About Venture Capital (VC) |
Starting and growing a business always require capital. There are a number of alternative methods to fund growth. These include the owner or proprietor’s own capital, arranging debt finance, or seeking an equity partner, as is the case with private equity and venture capital.
Private equity is a broad term that refers to any type of non-public ownership equity securities that are not listed on a public exchange. Private equity encompasses both early stage (venture capital) and later stage (buy-out, expansion) investing. In the broadest sense, it can also include mezzanine, fund of funds and secondary investing.
Venture capital is a means of equity ...view middle of the document...
When venture capitalists invest in a business they typically require a seat on the company's board of directors. They tend to take a minority share in the company and usually do not take day-to-day control. Rather, professional venture capitalists act as mentors and aim to provide support and advice on a range of management, sales and technical issues to assist the company to develop its full potential. |
Venture capital has a number of advantages over other forms of finance, such as: |
* It injects long term equity finance which provides a solid capital base for future growth. * The venture capitalist is a business partner, sharing both the risks and rewards. Venture capitalists are rewarded by business success and the capital gain. * The venture capitalist is able to provide practical advice and assistance to the company based on past experience with other companies which were in similar situations. * The venture capitalist also has a network of contacts in many areas that can add value to the company, such as in recruiting key personnel, providing contacts in international markets, introductions to strategic partners, and if needed co-investments with other venture capital firms when additional rounds of financing are required. * The venture capitalist may be capable of providing additional rounds of funding should it be required to finance growth. |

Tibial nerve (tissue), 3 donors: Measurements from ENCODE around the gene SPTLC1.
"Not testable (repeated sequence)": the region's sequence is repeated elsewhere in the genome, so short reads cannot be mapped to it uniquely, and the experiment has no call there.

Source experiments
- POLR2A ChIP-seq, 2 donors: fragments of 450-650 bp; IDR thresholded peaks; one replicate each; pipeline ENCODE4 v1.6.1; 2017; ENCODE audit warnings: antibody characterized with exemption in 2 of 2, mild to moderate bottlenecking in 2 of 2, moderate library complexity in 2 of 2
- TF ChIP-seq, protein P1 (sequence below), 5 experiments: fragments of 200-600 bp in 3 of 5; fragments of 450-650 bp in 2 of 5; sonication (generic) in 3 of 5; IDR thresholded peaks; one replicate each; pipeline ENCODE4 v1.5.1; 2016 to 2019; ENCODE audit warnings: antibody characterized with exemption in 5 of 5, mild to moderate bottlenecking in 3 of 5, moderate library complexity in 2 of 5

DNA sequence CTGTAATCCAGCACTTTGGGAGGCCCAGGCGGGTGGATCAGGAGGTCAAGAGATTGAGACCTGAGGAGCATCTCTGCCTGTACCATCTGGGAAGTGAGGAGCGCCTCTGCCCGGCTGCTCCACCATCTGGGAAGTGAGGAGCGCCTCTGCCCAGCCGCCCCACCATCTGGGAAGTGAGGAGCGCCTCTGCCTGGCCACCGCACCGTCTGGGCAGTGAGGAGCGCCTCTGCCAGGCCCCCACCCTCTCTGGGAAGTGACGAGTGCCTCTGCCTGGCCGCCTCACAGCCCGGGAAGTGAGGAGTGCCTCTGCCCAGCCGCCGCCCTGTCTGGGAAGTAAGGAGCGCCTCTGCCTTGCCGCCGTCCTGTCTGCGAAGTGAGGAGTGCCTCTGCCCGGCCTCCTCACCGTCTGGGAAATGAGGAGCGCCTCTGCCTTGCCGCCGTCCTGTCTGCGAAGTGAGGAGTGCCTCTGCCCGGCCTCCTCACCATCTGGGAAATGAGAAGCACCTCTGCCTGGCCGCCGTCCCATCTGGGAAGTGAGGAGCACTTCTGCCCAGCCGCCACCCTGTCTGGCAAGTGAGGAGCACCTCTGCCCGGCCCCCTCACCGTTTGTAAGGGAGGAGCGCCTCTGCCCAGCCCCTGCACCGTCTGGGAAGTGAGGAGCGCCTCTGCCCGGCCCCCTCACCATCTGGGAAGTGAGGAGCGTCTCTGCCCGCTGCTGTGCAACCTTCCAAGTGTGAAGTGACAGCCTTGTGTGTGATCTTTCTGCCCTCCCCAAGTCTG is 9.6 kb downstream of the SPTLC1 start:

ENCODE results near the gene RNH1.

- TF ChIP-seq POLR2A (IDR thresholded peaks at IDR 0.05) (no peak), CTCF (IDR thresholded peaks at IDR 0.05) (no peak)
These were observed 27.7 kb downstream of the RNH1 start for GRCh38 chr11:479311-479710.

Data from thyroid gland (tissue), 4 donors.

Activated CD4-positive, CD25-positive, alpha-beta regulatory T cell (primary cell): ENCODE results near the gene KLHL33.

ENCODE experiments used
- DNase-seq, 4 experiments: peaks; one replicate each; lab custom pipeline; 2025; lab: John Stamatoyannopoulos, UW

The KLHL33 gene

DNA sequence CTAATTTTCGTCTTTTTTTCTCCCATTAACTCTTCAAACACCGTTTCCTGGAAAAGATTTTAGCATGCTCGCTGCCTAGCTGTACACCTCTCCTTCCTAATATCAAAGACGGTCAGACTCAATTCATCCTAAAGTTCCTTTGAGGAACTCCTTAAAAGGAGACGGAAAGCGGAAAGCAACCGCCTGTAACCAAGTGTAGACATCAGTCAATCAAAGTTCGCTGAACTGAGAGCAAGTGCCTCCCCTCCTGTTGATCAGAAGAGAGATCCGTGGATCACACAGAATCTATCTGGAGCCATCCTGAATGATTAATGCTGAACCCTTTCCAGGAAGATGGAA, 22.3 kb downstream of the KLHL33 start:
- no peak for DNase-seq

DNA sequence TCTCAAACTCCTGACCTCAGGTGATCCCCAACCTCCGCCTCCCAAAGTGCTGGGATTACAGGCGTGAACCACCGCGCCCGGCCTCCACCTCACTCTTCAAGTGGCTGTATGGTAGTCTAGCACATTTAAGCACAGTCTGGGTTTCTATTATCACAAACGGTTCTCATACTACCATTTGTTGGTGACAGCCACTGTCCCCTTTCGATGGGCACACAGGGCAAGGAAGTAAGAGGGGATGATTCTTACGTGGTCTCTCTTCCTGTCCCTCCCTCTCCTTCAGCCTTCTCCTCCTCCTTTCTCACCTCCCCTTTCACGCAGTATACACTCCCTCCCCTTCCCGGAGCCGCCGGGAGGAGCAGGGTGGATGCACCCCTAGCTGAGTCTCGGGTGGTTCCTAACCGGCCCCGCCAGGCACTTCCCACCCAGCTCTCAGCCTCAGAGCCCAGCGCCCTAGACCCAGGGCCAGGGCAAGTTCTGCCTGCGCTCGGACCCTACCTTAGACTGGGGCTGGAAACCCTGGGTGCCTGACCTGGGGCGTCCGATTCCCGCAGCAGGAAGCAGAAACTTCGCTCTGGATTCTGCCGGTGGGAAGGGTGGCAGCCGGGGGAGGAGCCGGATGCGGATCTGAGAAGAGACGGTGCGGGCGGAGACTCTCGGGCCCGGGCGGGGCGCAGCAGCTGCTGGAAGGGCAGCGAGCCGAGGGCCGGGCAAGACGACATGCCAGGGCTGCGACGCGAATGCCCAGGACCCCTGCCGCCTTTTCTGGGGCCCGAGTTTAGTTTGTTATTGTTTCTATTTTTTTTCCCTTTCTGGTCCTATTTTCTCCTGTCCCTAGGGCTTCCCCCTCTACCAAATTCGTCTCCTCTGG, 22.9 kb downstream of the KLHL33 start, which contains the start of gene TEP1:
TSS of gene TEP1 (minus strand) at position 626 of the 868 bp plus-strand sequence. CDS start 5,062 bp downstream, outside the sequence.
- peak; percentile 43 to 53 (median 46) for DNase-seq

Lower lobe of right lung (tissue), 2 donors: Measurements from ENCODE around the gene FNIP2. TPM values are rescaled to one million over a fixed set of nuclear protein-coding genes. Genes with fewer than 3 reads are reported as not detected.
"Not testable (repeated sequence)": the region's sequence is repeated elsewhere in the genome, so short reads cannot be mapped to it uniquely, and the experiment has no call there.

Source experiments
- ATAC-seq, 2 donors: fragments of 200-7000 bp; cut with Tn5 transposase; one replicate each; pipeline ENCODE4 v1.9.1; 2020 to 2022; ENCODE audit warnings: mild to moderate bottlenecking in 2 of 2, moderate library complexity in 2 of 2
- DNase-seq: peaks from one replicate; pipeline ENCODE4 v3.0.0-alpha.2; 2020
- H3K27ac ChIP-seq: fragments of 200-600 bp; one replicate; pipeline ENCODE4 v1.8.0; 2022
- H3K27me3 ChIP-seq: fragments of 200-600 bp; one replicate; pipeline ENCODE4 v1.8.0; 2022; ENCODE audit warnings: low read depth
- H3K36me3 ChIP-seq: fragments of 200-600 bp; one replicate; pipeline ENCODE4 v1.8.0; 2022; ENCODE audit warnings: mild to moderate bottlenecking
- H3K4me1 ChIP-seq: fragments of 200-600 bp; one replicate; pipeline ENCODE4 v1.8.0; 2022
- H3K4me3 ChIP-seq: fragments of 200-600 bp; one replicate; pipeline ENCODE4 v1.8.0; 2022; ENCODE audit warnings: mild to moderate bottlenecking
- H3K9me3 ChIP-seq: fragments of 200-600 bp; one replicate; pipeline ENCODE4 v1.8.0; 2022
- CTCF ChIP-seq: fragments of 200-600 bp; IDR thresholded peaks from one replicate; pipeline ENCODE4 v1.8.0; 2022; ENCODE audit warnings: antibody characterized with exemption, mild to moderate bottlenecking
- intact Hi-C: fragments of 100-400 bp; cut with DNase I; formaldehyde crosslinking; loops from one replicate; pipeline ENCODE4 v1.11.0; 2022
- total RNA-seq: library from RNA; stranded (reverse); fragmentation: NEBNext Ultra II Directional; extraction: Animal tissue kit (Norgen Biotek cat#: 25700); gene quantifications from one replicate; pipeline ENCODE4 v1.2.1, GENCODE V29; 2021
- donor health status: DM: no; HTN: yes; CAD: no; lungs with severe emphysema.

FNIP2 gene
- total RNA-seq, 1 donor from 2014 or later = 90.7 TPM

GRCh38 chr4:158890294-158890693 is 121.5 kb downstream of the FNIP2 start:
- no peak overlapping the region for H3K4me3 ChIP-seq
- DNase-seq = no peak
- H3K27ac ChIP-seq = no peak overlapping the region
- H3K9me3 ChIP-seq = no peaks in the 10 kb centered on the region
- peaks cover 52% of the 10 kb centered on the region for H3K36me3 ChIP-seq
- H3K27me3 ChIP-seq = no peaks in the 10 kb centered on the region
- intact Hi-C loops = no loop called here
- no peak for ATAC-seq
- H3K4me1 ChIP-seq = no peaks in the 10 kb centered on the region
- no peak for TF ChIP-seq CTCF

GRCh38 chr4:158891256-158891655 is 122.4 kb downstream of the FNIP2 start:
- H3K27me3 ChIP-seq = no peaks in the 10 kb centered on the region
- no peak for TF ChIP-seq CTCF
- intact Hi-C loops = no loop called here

How does the VC industry work |
Venture capital firms typically source the majority of their funding from large investment institutions such as fund of funds, financial institutions, endowments, pension funds and banks. These institutions typically invest in a venture capital fund for a period of up to ten years.
To compensate for the long term commitment and lack of both security and liquidity, investment institutions expect to receive very high returns on their investment. Therefore venture capitalists invest in either companies with high growth potential where they are able to exit through either an IPO or a merger/acquisition. Although the venture capitalist may receive some return through dividends, their primary return on investment comes from capital gains when they eventually sell their shares in the company, typically between three to five years after the investment.
Venture capitalists are therefore in the business of promoting growth in the companies they invest in and managing the associated risk to protect and enhance their investors' capital. Selecting the VC investors |
The members of the Indian Private Equity and Venture Capital Association comprise a number of venture capital firms in India. The IVCA Directory of Members provides basic information about each member's investment preferences and is available from the Association.
Prior to selecting a venture capitalist, the entrepreneur should study the particular investment preferences set down by the venture capital firm. Often venture capitalists have preferences for particular...